Posts Tagged ‘ art ’

Inspiration vs. Discouragement.

Lately I’ve been re-reading the Hitchhiker’s Guide to the Galaxy series. I figured it’s about time, since I haven’t gone galavanting around the galaxy with Arthur and Ford since high school.

Douglas Adams is one of my favorite authors. His way of looking at the world is so pessimistically original that it resonates with my very soul, and every carefully constructed concept is seasoned heavily with his very particular sense of humor.

I find his style very inspiring, and if I could be ten percent as brilliant, clever and funny as Douglas Adams I’d be totally happy with my life.

Whenever I’m exposing myself to something I find inspiring, however, whether it’s words or art or music or anything at all, I can only absorb and consume so much before I stop being inspired and start being discouraged.

It’s like I have a inspiration quota, and anything that overflows the inspiration tanks goes immediately into the discouragement tanks.

Through the first half of the Hitchhiker’s Guide to the Galaxy, I thought “Wow, this guy is brilliant, I should read all of his stuff.”

Slowly though as I’ve read more and more of his work, my thoughts have evolved from admiration and aspiration to that level of brilliance to “Douglas Adams is so much more awesome than I could ever hope to be. Why should I even try?”

That’s the point at which I put down the book and go do something else with my life.

Unfortunately though this is my relationship with so many things– Music and the Internet in particular. If I spend a short amount of time online looking at art and then get offline, I’m much more likely to then spend time creating things than if I stay and continue seeking inspiration. (Which is part of the reason I’ve been so bad about blogging regularly lately; I’ve been seeking inspiration on the internet which is almost always like chasing after the wind.)

The same thing also goes for my newly-renewed fitness goals. I have to very consciously set my goals small, because if I dream too big I’ll only end up being disappointed in myself. The story has to go “I’ll make it to the top of this hill,” or “I’ll just do a few more,” instead of “I’m going to run a marathon this summer,” or “I have to do fifty.”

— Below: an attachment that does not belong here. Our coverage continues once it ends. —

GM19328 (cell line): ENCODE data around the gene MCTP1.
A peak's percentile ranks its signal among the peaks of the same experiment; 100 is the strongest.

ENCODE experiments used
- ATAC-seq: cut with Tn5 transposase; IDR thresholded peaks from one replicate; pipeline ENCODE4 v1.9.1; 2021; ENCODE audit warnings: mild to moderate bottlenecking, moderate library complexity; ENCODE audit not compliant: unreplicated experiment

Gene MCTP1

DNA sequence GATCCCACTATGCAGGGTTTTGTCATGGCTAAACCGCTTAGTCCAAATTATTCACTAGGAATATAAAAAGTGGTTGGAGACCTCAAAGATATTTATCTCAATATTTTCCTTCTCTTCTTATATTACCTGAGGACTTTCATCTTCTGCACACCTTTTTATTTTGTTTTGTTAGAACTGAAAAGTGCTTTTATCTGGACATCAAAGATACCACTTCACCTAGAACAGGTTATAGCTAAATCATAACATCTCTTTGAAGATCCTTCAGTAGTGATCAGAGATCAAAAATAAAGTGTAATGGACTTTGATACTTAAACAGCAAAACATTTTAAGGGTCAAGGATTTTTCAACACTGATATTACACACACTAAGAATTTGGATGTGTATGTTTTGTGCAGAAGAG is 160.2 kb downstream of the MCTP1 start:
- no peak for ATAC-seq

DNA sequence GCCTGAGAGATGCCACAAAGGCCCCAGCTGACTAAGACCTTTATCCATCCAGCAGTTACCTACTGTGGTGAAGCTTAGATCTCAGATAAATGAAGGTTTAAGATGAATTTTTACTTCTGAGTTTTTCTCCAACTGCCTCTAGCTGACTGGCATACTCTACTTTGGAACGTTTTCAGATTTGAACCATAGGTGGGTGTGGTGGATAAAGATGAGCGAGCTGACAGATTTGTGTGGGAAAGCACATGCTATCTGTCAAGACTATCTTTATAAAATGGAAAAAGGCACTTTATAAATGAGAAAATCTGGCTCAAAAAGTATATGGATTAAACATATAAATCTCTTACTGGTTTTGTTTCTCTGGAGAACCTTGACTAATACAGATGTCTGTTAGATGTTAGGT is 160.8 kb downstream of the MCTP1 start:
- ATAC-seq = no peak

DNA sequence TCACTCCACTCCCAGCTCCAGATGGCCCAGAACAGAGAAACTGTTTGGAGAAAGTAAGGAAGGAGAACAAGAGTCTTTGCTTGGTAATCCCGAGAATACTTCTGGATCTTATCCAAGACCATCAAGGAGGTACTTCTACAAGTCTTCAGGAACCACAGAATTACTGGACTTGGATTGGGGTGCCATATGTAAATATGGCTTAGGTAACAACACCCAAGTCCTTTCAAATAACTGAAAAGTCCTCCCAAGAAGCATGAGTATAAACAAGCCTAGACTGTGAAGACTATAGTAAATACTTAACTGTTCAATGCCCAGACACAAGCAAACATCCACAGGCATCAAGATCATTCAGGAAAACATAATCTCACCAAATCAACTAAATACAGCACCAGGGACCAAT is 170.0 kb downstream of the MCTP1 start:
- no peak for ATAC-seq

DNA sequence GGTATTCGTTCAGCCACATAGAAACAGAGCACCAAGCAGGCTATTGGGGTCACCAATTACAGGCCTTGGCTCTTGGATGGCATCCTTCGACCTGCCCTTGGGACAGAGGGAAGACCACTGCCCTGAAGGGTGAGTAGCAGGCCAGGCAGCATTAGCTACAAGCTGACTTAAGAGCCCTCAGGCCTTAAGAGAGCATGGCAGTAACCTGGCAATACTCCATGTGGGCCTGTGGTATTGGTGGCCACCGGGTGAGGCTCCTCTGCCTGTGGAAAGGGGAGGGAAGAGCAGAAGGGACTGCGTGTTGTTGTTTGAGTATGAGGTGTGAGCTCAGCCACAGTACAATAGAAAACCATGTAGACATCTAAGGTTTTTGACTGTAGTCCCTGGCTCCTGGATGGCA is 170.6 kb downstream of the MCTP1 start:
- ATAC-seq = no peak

I’m trying to learn how to recognize my inspiration quota so I spend more time creating and being and doing and less time wishing I were better at creating and being and doing.

That’s all.

Writing as Therapy

In case you haven’t already noticed, I pretty much love writing.

My relationship with writing has been an interesting one. When I was a kid, I hated writing. I did everything I could to avoid school writing, and I harbored a bias against it through most of my teenage life. It wasn’t until I took writing 121 that I realized how valuable the writing my mom had required of me had given me a foundation to succeed at literary pursuits, and once I got the nudge from writing class, that was it.

I’ve been hooked ever since.

Recently I’ve been mulling over the therapeutic powers of writing. Last Friday night, when I was writing about my dance journey, I discovered some conclusions that I didn’t know needed to be reached.

And last night when I was trying to draft a blog about some of the conclusions I discovered, it turned into page after page of me just letting some thoughts out into the open (most of which I’ll never publish, that’s for sure.)

I’ve decided that writing is such effective therapy for me because I have difficulty opening up and talking to people about difficult times. The issues I was journaling through last night were leftover from about two years ago, and at the time I wouldn’t talk to anyone about them– I only talked to my brother, once, and that reluctantly. He and my sister encouraged me to find someone to talk to, but was so self-conscious about burdening other people with my issues, and I was prideful enough to think I could deal with this hard time by myself.

I thought I had long ago made peace with these ghosts, but while I was mulling over the message from church last night I realized there were some pretty dire sins I had committed during that phase that I had to release from my mind. The redemption is already received, but the sins had never been confessed or even acknowledged.

Surprisingly, I feel an intellectual freedom about these issues and neuroses from that time of my life that I’ve never felt before. Suddenly, if someone asked I could talk about them– and this just from writing about them. I wrote my story, remembered some painful memories, acknowledged wrongdoing and stupidity, and suddenly they don’t matter.

All of these were things I vaguely mentioned last week when I was talking about time travel, and now even more than then I would not go back to change a thing.

I’m mostly just glad that I’ve finally and concretely figured out why writing is such a release for me.

Is writing, art, or music a form of therapy for you? Do they at all measure up to actual counseling? I want your opinions– let me know in the comments.

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